Sunday, 9 May 2010

Alan Sillitoe 1928-2010

I was saddened to hear of the death of Alan Sillitoe in April 2010 at the age of 82, as I’ve enjoyed and been influenced by the themes in many of his novels over the years, particularly ‘Saturday Night and Sunday Morning’, with its story of working class escapism from the drudgery and hard labour of the factory floor in post-war Britain. Sillitoe’s and also Stan Barstow’s ‘A Kind Of Loving’ were important novels for me in their sympathetic portrayal of ordinary working class lives in Northern England that never slipped into sentimentality or cliché. They always felt true and authentic.

They were working class writers writing about working class lives. This was important to me and their example gave me confidence in an interest I had in painting about some of my own experiences of the working class culture I grew up in. This eventually lead to me painting for several years about the ‘Saturday Night and Sunday Mornings’ in the West Yorkshire towns of Dewsbury and Batley, where I found myself living on and off for several years.

pastel on paper, 1992, Shaun Morris
Sillitoe’s ‘The Loneliness of The Long Distance Runner’ is my favourite story by him, which is a short story written as a monologue of a Borstal boy who finds mental freedom only during his daily cross-country run. He tells of the theft that led to his incarceration, and ‘the outlaw death’ that his father died; then he deliberately loses a prestigious cross-country race to spite the values of the authorities. I really love its anger and the rebellion of the boy’s act.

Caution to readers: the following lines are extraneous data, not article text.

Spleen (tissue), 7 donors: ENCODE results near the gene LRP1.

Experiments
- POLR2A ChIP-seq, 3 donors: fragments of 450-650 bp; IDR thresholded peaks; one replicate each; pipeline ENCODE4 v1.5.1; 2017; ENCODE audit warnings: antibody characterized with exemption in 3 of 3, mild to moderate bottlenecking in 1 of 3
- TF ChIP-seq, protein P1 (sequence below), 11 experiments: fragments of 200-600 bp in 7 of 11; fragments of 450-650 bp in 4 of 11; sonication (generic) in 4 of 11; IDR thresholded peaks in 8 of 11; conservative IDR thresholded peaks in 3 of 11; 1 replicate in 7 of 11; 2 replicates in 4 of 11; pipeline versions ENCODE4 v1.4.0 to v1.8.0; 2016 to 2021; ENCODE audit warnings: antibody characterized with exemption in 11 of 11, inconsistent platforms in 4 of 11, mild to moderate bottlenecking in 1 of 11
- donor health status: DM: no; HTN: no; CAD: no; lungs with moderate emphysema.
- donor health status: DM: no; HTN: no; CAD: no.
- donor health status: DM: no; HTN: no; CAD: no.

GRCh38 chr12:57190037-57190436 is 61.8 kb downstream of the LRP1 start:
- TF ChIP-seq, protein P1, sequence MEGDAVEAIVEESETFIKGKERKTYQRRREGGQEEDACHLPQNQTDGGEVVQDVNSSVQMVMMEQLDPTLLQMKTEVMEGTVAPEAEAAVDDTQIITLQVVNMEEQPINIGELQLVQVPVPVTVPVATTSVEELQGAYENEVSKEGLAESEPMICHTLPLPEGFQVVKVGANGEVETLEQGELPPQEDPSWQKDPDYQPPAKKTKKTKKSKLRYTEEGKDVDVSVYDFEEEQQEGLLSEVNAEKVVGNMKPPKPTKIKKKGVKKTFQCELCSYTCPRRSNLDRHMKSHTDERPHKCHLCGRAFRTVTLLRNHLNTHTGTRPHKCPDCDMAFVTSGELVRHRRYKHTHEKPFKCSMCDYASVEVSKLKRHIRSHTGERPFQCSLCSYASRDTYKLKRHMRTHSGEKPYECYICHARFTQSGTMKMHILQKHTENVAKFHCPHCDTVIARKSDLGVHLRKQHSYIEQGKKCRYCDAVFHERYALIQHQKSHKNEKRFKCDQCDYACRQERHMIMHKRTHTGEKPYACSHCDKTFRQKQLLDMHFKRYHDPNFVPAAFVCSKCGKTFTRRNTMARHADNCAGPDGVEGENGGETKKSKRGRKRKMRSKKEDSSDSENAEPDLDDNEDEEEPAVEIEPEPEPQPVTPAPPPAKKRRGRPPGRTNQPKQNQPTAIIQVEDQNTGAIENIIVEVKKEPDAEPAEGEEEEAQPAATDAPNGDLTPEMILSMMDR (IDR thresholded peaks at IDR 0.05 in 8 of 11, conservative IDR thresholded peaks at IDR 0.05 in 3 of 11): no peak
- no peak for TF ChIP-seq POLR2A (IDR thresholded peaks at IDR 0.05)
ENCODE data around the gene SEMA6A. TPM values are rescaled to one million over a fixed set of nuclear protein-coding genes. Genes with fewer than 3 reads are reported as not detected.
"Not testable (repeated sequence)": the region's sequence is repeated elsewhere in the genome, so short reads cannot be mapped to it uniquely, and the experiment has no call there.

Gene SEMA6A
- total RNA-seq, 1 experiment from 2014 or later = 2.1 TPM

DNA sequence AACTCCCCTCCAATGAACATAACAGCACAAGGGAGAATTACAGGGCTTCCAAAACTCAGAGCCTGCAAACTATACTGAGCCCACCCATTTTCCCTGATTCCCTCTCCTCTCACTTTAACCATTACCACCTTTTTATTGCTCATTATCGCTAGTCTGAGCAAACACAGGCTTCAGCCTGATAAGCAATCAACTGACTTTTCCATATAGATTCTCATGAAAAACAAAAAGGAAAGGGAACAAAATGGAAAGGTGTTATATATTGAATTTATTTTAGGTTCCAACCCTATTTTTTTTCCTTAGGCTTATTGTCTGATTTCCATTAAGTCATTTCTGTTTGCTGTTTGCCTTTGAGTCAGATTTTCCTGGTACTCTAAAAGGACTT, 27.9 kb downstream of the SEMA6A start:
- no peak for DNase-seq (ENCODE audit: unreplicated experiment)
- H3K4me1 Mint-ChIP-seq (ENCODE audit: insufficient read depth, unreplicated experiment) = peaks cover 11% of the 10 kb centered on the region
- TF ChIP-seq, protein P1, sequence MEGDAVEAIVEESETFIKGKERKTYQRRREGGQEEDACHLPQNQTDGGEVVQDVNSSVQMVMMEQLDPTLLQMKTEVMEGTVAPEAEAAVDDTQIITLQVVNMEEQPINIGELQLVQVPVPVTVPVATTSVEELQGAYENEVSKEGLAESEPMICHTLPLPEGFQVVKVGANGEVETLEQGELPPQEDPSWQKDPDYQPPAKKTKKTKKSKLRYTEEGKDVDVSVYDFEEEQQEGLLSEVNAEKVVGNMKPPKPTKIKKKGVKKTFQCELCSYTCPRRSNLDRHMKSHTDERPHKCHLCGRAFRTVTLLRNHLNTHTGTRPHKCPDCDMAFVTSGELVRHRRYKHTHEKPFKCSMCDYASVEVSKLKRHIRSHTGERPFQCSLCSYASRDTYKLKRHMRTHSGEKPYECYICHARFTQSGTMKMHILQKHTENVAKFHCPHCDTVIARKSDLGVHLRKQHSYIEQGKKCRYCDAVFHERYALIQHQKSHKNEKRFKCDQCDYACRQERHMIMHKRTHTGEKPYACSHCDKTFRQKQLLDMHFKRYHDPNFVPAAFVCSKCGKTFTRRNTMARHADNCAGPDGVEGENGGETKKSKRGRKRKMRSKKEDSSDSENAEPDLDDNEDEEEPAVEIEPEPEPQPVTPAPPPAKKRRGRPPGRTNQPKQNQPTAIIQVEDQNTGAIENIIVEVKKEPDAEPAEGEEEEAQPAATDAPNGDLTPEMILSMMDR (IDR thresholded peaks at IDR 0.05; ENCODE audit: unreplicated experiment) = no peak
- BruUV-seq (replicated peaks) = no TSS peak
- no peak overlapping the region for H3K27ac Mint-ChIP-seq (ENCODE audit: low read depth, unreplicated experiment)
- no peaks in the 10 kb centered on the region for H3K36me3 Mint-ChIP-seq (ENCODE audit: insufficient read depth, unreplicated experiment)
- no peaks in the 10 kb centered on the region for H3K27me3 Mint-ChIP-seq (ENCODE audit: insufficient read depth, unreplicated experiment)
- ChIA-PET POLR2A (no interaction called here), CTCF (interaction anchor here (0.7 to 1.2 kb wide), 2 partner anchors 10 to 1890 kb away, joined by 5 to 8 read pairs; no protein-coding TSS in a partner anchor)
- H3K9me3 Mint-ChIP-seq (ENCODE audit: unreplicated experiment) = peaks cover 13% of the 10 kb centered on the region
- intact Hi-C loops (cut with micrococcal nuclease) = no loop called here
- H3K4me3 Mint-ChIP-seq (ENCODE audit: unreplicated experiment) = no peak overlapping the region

The film starring Tom Courteney is also great, as is of course the brilliant ‘Saturday Night and Sunday Morning’ with Albert Finney. Although the latter can appear a little dated, it still possesses a real crackle and fizz thanks to the brilliant performances and the direction of Karl Reisz, and of course the magnificent Johnny Dankworth soundtrack.

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